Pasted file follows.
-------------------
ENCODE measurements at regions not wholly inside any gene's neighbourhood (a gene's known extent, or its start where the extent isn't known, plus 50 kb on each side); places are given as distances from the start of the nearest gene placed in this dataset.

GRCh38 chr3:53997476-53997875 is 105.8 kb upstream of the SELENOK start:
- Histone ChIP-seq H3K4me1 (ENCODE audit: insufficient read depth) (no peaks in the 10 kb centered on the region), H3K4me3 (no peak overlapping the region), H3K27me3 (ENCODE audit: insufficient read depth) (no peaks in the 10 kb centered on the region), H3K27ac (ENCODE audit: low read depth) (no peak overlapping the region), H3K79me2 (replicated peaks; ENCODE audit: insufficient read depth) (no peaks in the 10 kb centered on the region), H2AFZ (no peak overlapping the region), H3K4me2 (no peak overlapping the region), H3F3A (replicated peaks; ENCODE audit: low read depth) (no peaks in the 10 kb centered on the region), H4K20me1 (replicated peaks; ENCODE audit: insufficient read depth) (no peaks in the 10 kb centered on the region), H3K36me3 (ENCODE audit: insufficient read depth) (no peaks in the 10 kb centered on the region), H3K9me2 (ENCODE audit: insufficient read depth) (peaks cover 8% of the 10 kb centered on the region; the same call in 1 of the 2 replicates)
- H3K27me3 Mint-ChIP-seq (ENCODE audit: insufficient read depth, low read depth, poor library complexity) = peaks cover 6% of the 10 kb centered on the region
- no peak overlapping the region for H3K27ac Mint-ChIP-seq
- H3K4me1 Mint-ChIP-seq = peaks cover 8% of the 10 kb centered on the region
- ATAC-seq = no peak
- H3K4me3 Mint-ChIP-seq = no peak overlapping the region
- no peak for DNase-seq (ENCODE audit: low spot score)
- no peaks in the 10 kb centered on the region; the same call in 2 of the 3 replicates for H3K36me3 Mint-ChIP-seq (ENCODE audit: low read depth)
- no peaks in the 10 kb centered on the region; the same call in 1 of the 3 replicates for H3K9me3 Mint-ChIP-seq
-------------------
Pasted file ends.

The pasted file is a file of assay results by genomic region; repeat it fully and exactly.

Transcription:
ENCODE measurements at regions not wholly inside any gene's neighbourhood (a gene's known extent, or its start where the extent isn't known, plus 50 kb on each side); places are given as distances from the start of the nearest gene placed in this dataset.

GRCh38 chr3:53997476-53997875 is 105.8 kb upstream of the SELENOK start:
- Histone ChIP-seq H3K4me1 (ENCODE audit: insufficient read depth) (no peaks in the 10 kb centered on the region), H3K4me3 (no peak overlapping the region), H3K27me3 (ENCODE audit: insufficient read depth) (no peaks in the 10 kb centered on the region), H3K27ac (ENCODE audit: low read depth) (no peak overlapping the region), H3K79me2 (replicated peaks; ENCODE audit: insufficient read depth) (no peaks in the 10 kb centered on the region), H2AFZ (no peak overlapping the region), H3K4me2 (no peak overlapping the region), H3F3A (replicated peaks; ENCODE audit: low read depth) (no peaks in the 10 kb centered on the region), H4K20me1 (replicated peaks; ENCODE audit: insufficient read depth) (no peaks in the 10 kb centered on the region), H3K36me3 (ENCODE audit: insufficient read depth) (no peaks in the 10 kb centered on the region), H3K9me2 (ENCODE audit: insufficient read depth) (peaks cover 8% of the 10 kb centered on the region; the same call in 1 of the 2 replicates)
- H3K27me3 Mint-ChIP-seq (ENCODE audit: insufficient read depth, low read depth, poor library complexity) = peaks cover 6% of the 10 kb centered on the region
- no peak overlapping the region for H3K27ac Mint-ChIP-seq
- H3K4me1 Mint-ChIP-seq = peaks cover 8% of the 10 kb centered on the region
- ATAC-seq = no peak
- H3K4me3 Mint-ChIP-seq = no peak overlapping the region
- no peak for DNase-seq (ENCODE audit: low spot score)
- no peaks in the 10 kb centered on the region; the same call in 2 of the 3 replicates for H3K36me3 Mint-ChIP-seq (ENCODE audit: low read depth)
- no peaks in the 10 kb centered on the region; the same call in 1 of the 3 replicates for H3K9me3 Mint-ChIP-seq